Seventeen Cuban students on unique scholarships at Miami Dade College Friday condemned a crackdown on dissidents this week —– then talked about everything from the good Cuban food in Miami to their worries about returning to the island.
“We are not removed from what happens in our country,” said a group statement denouncing the crackdown, reported to have topped 250 brief detentions before and during a summit that drew several presidents to Cuba.
The heads of government attending the two-day Summit of the Community of Latin American and Caribbean States this week should have condemned the detentions and called for democracy, said the statement read at a news conference at MDC.
The 17 youths, most of them linked to the opposition, enrolled in MDC last month under an unprecedented scholarship program for students from a country where communist authorities often expel dissidents and even their children from universities.
Ranging in age from 18 to 37, and in interests from rappers to lawyers and graffiti artists, for many of them the trip to Miami for the “We are One People” scholarships was their first time out of Cuba.
“This is an incomparable experience. We are living in a free and democratic country,” said Henry Constantin, a dissident blogger from the eastern city of Camaguey who was expelled from two universities in 2006 and 2008.
But some of the students are concerned about their return to Cuba after the six months of studying English, computers, business and social studies, Constantin added, because the island’s government does not approve of the scholarship program.
“The return could be a bit traumatic, because of what awaits us there,” he said.
Asked after the news conference how they are faring in Miami, several of the students said they were greatly enjoying their temporary home.
“We Cubans do not feel like foreigners in Miami,” said Miguel Molina, who was expelled last year from his second year of medical studies in the eastern city of Santiago de Cuba because of his activism in the dissident Cuban Patriotic Union.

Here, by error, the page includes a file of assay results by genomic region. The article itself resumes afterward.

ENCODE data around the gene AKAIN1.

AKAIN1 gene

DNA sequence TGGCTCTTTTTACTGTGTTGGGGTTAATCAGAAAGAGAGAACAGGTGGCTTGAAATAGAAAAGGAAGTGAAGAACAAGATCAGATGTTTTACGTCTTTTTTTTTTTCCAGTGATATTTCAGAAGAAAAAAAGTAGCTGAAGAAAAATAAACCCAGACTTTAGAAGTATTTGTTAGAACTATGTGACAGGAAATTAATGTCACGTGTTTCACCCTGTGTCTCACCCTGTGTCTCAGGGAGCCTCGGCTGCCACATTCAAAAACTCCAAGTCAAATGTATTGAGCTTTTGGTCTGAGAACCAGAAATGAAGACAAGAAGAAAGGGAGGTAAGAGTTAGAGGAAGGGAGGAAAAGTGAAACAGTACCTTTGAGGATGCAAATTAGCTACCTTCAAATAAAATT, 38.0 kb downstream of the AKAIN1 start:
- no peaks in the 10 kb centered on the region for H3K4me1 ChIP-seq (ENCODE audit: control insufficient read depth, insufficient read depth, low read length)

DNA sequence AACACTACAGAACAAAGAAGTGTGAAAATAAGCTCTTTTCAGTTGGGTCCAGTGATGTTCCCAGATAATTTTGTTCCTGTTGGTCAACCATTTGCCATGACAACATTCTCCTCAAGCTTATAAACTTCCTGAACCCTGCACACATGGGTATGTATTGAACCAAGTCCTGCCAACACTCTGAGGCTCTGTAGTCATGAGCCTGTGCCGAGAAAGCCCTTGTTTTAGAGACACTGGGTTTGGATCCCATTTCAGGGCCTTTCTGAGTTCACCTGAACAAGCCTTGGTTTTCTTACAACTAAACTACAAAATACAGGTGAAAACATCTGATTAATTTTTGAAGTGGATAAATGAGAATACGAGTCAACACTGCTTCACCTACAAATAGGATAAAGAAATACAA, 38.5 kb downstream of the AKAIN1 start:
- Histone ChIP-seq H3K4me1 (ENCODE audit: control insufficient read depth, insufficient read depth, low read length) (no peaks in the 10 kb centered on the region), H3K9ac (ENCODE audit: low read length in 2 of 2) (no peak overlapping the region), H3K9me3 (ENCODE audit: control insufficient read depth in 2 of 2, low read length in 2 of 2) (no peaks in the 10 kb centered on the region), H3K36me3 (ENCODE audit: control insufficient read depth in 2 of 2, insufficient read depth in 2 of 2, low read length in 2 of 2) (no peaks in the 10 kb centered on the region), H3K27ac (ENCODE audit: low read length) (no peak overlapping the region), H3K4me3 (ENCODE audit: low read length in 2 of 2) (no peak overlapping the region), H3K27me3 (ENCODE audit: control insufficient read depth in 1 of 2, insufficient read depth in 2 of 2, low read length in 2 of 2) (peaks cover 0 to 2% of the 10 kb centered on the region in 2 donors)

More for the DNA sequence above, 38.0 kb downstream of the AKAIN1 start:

Constantin said the group was “stunned by the amount of Internet available” — Cuba ranks last in the hemisphere in Internet access — and was surprised that more than a dozen journalists turned up for their news conference.
Several of the students broke into extra-wide smiles when asked how they had found the shopping and the food in Miami.
“Here, there is everything that is not found in Cuba,” said Eleanor Calvo Martinez, director of the Citizen’s Observatory against Discrimination, an anti-racism group not recognized by the government.
Overall the food is “very good and very cheap,” added Luis Moya, the son of Ladies in White leader Bertha Soler and former political prisoner Angel Moya. A pound of pork in Havana costs 22 pesos, close to a day’s wage for the average Cuban.
“I feel like I am in my own home,” said Moya.
Constantin said he even believed that Cuban food in Miami was better than the one back on the island, because of better products, more seasonings “and cooking with more care.”
Also in the group are graffiti artist Danilo Maldonado, known as El Sexto; Raudel Collazo of the rap group Escuadrón Patriota (Patriot Squadron); Moya and Soler’s daughter Lienys; and Saylí Navarro, daughter of former political prisoner Felix Navarro.
Independent lawyer Laritza Diversent said she and other members of the group have long and exhausting days in class until 5 p.m. and then have to review their lessons, which leaves them with limited free time.
The Miami-based Foundation for Human Rights in Cuba is paying for the students’ transportation, housing and food — estimated at $12,000 to $15,000 for the six months. It received a $3.4 million, three-year grant from the U.S. government in 2011 to help civil society groups in Cuba, and gets more than $600,000 from private donors each year.
Cuba has outlawed cooperation with the U.S.-funded programs, saying they amount to thinly veiled attempts to topple the government. It also regularly brands dissidents as “mercenaries” on the U.S. payroll.
One professor at MDC, the nation's largest college with 175,000 students, said the scholarships amounted to “affirmative action” for students discriminated against in Cuba because of their politics. He asked for anonymity.
Cuban universities are all state-run, and one of the many slogans of the Castro revolution holds that “the university is for revolutionaries.”